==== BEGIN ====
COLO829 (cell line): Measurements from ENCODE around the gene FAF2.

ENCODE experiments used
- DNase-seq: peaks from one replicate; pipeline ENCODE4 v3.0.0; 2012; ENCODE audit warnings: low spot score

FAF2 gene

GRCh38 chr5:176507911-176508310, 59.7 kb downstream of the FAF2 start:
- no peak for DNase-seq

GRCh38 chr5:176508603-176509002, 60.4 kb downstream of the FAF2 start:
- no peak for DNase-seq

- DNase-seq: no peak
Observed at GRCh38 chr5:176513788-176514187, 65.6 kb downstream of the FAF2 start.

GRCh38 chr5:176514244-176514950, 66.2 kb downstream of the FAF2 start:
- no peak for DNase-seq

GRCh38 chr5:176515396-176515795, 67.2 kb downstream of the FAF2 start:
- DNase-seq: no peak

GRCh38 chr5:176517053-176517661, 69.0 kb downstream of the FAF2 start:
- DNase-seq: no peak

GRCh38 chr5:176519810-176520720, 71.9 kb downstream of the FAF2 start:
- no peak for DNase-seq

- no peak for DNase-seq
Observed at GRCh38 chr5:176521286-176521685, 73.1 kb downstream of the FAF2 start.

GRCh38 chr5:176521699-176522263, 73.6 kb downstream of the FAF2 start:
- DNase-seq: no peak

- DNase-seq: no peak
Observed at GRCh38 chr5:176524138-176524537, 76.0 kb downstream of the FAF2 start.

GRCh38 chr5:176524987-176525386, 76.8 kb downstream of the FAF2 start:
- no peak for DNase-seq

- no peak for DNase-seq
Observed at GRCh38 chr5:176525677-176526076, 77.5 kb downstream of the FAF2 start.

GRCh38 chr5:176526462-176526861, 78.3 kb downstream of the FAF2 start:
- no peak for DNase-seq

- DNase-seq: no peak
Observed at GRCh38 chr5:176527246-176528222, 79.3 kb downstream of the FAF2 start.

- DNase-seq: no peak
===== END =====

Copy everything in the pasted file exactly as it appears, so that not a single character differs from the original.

COLO829 (cell line): Measurements from ENCODE around the gene FAF2.

ENCODE experiments used
- DNase-seq: peaks from one replicate; pipeline ENCODE4 v3.0.0; 2012; ENCODE audit warnings: low spot score

FAF2 gene

GRCh38 chr5:176507911-176508310, 59.7 kb downstream of the FAF2 start:
- no peak for DNase-seq

GRCh38 chr5:176508603-176509002, 60.4 kb downstream of the FAF2 start:
- no peak for DNase-seq

- DNase-seq: no peak
Observed at GRCh38 chr5:176513788-176514187, 65.6 kb downstream of the FAF2 start.

GRCh38 chr5:176514244-176514950, 66.2 kb downstream of the FAF2 start:
- no peak for DNase-seq

GRCh38 chr5:176515396-176515795, 67.2 kb downstream of the FAF2 start:
- DNase-seq: no peak

GRCh38 chr5:176517053-176517661, 69.0 kb downstream of the FAF2 start:
- DNase-seq: no peak

GRCh38 chr5:176519810-176520720, 71.9 kb downstream of the FAF2 start:
- no peak for DNase-seq

- no peak for DNase-seq
Observed at GRCh38 chr5:176521286-176521685, 73.1 kb downstream of the FAF2 start.

GRCh38 chr5:176521699-176522263, 73.6 kb downstream of the FAF2 start:
- DNase-seq: no peak

- DNase-seq: no peak
Observed at GRCh38 chr5:176524138-176524537, 76.0 kb downstream of the FAF2 start.

GRCh38 chr5:176524987-176525386, 76.8 kb downstream of the FAF2 start:
- no peak for DNase-seq

- no peak for DNase-seq
Observed at GRCh38 chr5:176525677-176526076, 77.5 kb downstream of the FAF2 start.

GRCh38 chr5:176526462-176526861, 78.3 kb downstream of the FAF2 start:
- no peak for DNase-seq

- DNase-seq: no peak
Observed at GRCh38 chr5:176527246-176528222, 79.3 kb downstream of the FAF2 start.

- DNase-seq: no peak